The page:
Pillows were used for decoration, and comfort on hard seating surfaces, as far back as ancient Egypt; but pillows that raise the head above the sleeping surface are a relatively recent development.
In 1523, London physician Sir Lester Maimonides was treating a male patient for what might now be considered sleep apnea -- a loss of the ability to breath during sleep.
The doctor thought the problem could be caused by his patient sleeping face-down, and partially inhaling the loose bed sheet, which blocked his nasal passages.
Maimonides constructed a U-shaped pillow by padding a section cut from an ale barrel, to cradle the patient's head face-up, and installed restraining straps to keep the patient from rotating.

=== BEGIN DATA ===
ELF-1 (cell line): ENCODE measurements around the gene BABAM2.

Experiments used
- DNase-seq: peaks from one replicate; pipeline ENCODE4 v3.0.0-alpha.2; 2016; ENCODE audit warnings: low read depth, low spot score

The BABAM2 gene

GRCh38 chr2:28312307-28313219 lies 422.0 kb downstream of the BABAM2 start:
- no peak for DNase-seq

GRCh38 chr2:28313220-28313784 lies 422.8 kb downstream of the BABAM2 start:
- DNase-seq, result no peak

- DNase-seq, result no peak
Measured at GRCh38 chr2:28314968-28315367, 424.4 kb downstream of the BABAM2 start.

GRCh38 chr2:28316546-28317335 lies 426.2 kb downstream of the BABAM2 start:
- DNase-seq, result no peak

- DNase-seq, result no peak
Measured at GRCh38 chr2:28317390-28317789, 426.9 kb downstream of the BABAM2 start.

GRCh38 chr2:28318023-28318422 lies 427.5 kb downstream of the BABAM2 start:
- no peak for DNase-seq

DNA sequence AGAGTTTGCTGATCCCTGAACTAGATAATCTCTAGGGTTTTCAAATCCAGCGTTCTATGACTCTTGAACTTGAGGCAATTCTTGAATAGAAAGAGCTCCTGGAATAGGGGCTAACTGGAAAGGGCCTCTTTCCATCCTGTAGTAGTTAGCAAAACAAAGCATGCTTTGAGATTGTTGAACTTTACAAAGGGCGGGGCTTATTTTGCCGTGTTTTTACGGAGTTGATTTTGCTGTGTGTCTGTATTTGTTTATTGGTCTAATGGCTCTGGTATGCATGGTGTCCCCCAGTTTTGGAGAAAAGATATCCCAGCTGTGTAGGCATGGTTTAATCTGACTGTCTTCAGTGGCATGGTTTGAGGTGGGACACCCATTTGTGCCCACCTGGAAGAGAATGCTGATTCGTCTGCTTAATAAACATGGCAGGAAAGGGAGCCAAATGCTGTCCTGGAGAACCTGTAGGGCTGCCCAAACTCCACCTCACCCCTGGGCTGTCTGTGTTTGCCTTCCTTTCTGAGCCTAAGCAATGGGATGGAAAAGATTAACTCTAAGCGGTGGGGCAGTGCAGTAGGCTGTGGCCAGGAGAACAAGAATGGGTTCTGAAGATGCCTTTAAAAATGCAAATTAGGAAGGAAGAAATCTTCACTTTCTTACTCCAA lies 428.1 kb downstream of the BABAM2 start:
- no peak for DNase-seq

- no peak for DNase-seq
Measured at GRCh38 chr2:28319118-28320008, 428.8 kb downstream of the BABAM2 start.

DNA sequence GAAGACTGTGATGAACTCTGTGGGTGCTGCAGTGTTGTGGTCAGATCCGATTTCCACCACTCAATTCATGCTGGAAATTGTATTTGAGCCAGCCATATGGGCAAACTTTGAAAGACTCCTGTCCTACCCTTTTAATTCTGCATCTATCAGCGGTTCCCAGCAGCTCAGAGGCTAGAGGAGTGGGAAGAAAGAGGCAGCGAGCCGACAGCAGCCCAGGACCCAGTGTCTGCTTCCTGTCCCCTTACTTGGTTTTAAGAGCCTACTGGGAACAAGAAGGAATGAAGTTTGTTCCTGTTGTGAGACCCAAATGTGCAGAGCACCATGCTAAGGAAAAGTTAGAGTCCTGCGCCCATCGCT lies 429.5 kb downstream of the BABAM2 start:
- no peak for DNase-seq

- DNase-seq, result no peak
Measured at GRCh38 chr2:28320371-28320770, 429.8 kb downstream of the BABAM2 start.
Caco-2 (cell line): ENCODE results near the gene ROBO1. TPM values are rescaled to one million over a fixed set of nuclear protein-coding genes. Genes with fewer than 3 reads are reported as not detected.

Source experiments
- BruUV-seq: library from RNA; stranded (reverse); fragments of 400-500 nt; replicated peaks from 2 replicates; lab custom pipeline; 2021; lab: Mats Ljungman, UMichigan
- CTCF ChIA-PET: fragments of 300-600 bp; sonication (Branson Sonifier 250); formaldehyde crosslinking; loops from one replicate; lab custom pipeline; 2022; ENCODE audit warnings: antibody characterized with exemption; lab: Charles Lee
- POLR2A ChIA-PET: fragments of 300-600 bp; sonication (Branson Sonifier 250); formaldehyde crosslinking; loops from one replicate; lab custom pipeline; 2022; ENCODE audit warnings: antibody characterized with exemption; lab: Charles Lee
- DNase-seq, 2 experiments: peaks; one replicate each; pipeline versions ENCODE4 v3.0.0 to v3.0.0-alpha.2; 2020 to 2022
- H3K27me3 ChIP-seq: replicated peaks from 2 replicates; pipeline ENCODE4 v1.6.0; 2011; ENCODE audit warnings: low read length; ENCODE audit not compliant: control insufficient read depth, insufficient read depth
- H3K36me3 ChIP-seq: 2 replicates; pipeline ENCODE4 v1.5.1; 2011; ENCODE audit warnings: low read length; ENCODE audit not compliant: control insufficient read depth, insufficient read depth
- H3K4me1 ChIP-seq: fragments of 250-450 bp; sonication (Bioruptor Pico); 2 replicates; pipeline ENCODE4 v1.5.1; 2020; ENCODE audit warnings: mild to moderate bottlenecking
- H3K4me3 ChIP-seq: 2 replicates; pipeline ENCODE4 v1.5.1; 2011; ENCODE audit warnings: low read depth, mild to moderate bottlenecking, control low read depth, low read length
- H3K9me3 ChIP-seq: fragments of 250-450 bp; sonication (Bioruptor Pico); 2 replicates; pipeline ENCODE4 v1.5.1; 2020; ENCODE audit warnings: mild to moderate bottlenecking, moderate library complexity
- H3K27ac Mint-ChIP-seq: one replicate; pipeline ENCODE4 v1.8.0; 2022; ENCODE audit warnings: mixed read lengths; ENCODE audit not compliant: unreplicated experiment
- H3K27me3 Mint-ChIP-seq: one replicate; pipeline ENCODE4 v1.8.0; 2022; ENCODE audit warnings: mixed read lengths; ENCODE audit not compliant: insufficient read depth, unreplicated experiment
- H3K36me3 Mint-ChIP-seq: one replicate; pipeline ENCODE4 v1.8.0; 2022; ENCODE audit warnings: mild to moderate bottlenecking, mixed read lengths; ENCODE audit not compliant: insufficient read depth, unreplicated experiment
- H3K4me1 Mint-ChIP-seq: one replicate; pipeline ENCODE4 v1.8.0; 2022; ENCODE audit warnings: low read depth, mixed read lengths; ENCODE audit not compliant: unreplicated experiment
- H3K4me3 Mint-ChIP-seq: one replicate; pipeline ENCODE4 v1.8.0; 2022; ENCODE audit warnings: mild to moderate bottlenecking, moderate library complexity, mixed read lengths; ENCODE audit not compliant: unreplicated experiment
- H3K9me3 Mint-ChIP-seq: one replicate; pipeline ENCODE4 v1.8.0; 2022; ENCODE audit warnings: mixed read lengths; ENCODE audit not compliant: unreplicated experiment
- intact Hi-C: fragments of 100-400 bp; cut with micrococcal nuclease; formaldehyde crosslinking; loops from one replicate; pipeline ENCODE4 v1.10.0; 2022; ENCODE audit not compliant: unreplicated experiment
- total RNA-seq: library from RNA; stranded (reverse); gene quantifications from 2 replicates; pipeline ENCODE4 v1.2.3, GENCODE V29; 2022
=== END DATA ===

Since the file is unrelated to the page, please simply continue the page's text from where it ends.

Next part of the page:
The patient's sleep-breathing problem was instantly solved, but unfortunately, he died just a few weeks later from pneumonia. After his death, his daughter slept in his bed, without the straps, and loved using the special head cushion. She claimed she never slept better, and told friends and relatives, who clamored for "head-raisers" of their own.
Dr. Maimonides discontinued his medical practice, and became a full-time pillow maker. He even supplied the royal family, and was knighted for his invention.